chiang mai, thailand

chiang mai, thailand

doi suthep, chiang mai

I’ve been in Thailand for exactly a month and I still haven’t cleaned my purse. I tentatively peeked in there the other day to find wads of toilet paper (#1 travel necessity), sunscreen, malaria pills, a headlamp, clif bar wrappers, my passport, a Chinese herbalist’s business card, a piece of paper with my fortune written on it, an advertisement for mango sticky rice and a passel of SIM cards. You’d think that this would qualify me as the Mary Poppins of Thailand, but, despite my apparent preparation for any situation, my efforts are continuously inadequate and almost always in vain in the Land of Smiles.

Here in Chiang Mai, the largest city in the North, life is not as blissful as the google image search of “Thailand” suggests. Even now, in the “cool season,” it is hot enough to fry an egg on the sidewalk. I constantly feel like that egg. The tuk tuks and the motor bikes speed down the street with reckless abandon, threatening to flatten pedestrians with even more gusto than New York’s yellow cabs. Air in Chiang Mai is approximately 87% diesel fumes, and I am eyeing the patterned pollution masks at the night market with increasing enthusiasm. My appearance? I am always drenched in sweat. Nicely put by one sweet old man, “face VERY shiny.” I obey the cardinal rule and keep my mouth shut during my showers, even though this pretty much puts a cap on my morning/nightly singing sessions (luckily for my neighbors). Every night I fall into bed and have such bizarre dreams that dreamdictionary.org is diagnosing me with ‘extreme lack of direction,’ ‘major life changes and/or loss of control’ and ‘feelings of powerlessness.’ Every interpretation ends in concern, much like my parents’ texts.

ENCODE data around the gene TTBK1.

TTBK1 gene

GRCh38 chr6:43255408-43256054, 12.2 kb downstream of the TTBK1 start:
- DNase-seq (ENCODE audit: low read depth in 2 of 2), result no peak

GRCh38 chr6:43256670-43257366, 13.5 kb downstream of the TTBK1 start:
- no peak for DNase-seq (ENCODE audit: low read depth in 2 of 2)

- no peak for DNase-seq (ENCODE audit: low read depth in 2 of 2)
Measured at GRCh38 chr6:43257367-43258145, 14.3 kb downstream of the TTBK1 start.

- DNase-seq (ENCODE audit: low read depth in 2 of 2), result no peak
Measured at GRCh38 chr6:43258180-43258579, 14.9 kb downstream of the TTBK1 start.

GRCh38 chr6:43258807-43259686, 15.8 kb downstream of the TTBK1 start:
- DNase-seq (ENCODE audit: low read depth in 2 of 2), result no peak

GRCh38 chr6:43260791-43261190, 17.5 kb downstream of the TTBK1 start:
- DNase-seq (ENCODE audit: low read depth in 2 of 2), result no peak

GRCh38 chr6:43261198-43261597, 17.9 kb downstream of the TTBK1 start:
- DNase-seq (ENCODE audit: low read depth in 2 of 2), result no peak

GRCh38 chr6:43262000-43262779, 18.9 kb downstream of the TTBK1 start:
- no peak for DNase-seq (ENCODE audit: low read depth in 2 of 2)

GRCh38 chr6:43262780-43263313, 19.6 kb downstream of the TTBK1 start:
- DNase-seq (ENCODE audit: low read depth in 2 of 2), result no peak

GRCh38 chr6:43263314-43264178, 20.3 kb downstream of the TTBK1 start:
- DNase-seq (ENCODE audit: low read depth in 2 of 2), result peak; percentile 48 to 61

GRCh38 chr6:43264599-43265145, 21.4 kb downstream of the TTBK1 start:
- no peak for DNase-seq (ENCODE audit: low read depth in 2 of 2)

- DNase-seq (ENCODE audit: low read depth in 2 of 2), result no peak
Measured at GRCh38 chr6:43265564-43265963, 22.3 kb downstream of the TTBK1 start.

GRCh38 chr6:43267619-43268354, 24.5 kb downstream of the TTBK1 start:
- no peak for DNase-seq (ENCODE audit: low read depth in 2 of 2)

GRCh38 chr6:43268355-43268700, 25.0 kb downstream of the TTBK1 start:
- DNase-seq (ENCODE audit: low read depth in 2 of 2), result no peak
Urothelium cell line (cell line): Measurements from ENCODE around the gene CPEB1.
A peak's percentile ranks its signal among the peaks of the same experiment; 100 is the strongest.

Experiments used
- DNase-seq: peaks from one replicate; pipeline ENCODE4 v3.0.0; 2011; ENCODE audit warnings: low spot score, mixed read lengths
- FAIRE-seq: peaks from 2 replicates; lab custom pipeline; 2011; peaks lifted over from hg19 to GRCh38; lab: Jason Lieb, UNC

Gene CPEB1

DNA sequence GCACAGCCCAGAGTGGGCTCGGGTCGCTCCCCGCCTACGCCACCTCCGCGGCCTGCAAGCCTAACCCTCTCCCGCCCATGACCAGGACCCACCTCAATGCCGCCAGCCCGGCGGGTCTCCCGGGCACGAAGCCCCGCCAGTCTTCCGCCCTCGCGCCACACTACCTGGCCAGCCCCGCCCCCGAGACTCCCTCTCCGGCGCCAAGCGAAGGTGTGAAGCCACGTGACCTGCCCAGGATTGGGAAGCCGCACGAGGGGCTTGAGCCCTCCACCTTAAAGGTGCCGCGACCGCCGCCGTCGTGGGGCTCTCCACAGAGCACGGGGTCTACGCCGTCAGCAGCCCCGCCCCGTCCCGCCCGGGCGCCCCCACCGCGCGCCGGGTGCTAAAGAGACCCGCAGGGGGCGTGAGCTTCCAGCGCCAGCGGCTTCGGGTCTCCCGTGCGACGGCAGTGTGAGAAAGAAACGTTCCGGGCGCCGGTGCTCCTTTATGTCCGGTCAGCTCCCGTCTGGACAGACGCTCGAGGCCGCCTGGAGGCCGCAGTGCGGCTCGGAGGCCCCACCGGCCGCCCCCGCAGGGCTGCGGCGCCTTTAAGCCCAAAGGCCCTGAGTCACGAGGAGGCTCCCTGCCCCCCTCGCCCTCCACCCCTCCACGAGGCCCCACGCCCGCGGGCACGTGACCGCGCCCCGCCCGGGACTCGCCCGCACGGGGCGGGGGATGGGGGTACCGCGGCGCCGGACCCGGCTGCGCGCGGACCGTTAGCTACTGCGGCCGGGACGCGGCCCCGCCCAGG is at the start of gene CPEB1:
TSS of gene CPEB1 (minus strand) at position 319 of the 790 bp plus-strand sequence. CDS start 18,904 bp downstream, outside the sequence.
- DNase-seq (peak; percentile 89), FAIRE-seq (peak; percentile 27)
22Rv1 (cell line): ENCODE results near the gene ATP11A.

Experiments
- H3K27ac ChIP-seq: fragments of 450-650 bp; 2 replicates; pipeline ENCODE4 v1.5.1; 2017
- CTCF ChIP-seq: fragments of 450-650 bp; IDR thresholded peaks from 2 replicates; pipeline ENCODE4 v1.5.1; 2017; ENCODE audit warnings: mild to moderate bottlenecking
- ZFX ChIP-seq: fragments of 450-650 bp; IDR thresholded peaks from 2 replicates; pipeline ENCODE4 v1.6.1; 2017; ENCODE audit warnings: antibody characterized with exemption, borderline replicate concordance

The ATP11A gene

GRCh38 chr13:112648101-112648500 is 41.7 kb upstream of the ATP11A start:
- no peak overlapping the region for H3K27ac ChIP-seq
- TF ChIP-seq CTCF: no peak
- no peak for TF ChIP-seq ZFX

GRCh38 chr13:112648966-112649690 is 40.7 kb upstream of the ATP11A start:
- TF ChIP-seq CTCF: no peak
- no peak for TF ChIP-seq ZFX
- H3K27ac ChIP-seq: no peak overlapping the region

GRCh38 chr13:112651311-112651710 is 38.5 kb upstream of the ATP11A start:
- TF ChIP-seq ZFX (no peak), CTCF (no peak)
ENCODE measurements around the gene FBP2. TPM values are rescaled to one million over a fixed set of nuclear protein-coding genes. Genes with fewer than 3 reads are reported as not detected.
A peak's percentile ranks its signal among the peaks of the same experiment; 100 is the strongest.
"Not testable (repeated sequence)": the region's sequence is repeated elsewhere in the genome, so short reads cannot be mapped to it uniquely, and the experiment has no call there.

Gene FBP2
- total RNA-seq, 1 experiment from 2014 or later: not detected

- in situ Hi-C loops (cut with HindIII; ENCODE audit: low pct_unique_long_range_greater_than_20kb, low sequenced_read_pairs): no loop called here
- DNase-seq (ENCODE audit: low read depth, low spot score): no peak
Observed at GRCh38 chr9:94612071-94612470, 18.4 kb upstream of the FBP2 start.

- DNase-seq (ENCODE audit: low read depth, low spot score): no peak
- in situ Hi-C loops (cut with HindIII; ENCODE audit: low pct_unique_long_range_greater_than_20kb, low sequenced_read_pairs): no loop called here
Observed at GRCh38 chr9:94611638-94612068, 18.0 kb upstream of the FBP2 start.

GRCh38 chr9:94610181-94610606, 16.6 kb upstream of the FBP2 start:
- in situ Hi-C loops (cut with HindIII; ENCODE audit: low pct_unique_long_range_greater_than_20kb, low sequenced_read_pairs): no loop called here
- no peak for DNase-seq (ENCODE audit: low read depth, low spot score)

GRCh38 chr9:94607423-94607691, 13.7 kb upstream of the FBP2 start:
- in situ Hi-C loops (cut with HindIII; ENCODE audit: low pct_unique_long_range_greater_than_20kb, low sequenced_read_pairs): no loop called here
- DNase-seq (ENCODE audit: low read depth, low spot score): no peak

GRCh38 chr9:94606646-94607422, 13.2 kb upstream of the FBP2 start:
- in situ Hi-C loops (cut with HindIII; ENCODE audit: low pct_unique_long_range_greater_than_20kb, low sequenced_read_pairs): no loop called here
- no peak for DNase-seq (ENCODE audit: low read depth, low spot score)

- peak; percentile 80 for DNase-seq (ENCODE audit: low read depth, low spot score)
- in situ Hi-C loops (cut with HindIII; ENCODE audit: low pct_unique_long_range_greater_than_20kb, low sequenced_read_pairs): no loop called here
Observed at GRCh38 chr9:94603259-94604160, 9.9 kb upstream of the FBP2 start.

But life here is good. Today, I bought a fruit smoothie for 56 cents (20 thai baht) and I almost wept thinking of that one time I willingly forked over 12 DOLLARS at Juice Press (for reference: 425 THB). There is grandeur here in the midst of noodle shops and modest apartment buildings because there are temples (“wats”) glittering throughout the city with their golden spires, flared roofs, animal motifs, proliferation of gold leaf and orange clad monks.

Chiang Mai is home to nearly 1.5 million people (and *roughly* 4 billion cats). 20% are ‘farang’ like me (foreigners- many from the UK and Australia) and 80% are local Thai. 100% of them are warm, kind-hearted and eager to feed and assist anyone and everyone.

Maybe it’s just the New Jersey in me or the constant conditioning to ‘stranger danger,’ but my initial reaction to this pretenseless kindness was suspicion. After watching residents leave their bikes unchained, their purses on the back of parked motorbikes, and their doors and windows open, I realized that trust and respect is a current that flows throughout this society. Here, smiles abound, even if someone does not get his or her way (I’m taking notes, parents). Here, ‘mai pen rai,’ is commonly used as a follow up to ‘thank you,’ but its core meaning is quite literally, ‘no worries.’ After the breathlessness of life in New York, this change of pace is growing on me. Yes, the first few weeks in Thailand were a combination of heat rash, fear of MSG overdose and the refusal to risk my life to cross the street, but as my first month here draws to a close, I pass the fruit markets, the open air jazz concerts, the friendly soi dogs, the monks receiving their alms, and I realize that here, life is golden.

night bus to laos

night bus to laos